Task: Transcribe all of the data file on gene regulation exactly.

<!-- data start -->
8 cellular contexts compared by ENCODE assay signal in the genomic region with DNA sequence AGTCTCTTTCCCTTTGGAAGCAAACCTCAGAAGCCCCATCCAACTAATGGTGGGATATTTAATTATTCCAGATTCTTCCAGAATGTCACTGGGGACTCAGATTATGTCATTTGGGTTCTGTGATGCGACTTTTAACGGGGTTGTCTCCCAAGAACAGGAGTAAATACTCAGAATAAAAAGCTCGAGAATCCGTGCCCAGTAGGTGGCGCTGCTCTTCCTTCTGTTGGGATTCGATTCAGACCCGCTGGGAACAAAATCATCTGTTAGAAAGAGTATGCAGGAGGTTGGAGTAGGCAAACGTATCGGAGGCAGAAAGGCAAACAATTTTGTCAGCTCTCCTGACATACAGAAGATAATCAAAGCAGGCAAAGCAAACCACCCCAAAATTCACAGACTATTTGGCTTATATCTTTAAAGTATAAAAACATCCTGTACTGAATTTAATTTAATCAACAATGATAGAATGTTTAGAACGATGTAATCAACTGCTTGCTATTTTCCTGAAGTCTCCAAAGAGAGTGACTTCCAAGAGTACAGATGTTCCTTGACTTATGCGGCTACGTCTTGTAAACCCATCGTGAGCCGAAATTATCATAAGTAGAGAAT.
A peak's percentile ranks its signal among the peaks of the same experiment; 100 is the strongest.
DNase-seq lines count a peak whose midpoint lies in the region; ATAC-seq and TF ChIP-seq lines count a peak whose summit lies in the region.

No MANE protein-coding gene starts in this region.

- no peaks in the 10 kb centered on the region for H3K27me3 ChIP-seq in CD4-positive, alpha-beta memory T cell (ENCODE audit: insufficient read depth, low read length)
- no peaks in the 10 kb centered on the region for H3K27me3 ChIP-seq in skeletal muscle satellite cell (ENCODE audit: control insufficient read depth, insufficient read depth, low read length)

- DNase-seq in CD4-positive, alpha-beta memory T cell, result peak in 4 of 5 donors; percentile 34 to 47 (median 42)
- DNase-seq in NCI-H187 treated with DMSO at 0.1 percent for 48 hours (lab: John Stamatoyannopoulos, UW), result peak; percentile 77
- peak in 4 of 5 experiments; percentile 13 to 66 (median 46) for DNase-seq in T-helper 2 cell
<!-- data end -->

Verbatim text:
8 cellular contexts compared by ENCODE assay signal in the genomic region with DNA sequence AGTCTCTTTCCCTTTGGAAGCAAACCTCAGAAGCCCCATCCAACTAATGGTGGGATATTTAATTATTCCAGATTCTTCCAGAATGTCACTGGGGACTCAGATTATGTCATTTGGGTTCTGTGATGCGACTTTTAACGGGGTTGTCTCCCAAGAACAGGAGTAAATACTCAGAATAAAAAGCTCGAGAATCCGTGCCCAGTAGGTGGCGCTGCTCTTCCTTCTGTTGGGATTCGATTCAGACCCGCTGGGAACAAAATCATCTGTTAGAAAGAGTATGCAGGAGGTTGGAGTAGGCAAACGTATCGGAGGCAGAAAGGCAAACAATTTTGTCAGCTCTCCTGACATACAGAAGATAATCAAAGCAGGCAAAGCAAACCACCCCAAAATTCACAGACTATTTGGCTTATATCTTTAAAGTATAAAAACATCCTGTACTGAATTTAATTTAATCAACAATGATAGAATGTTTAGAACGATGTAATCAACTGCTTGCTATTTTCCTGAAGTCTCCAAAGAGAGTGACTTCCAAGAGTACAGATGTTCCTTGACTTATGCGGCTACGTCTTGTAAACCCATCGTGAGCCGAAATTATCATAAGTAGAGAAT.
A peak's percentile ranks its signal among the peaks of the same experiment; 100 is the strongest.
DNase-seq lines count a peak whose midpoint lies in the region; ATAC-seq and TF ChIP-seq lines count a peak whose summit lies in the region.

No MANE protein-coding gene starts in this region.

- no peaks in the 10 kb centered on the region for H3K27me3 ChIP-seq in CD4-positive, alpha-beta memory T cell (ENCODE audit: insufficient read depth, low read length)
- no peaks in the 10 kb centered on the region for H3K27me3 ChIP-seq in skeletal muscle satellite cell (ENCODE audit: control insufficient read depth, insufficient read depth, low read length)

- DNase-seq in CD4-positive, alpha-beta memory T cell, result peak in 4 of 5 donors; percentile 34 to 47 (median 42)
- DNase-seq in NCI-H187 treated with DMSO at 0.1 percent for 48 hours (lab: John Stamatoyannopoulos, UW), result peak; percentile 77
- peak in 4 of 5 experiments; percentile 13 to 66 (median 46) for DNase-seq in T-helper 2 cell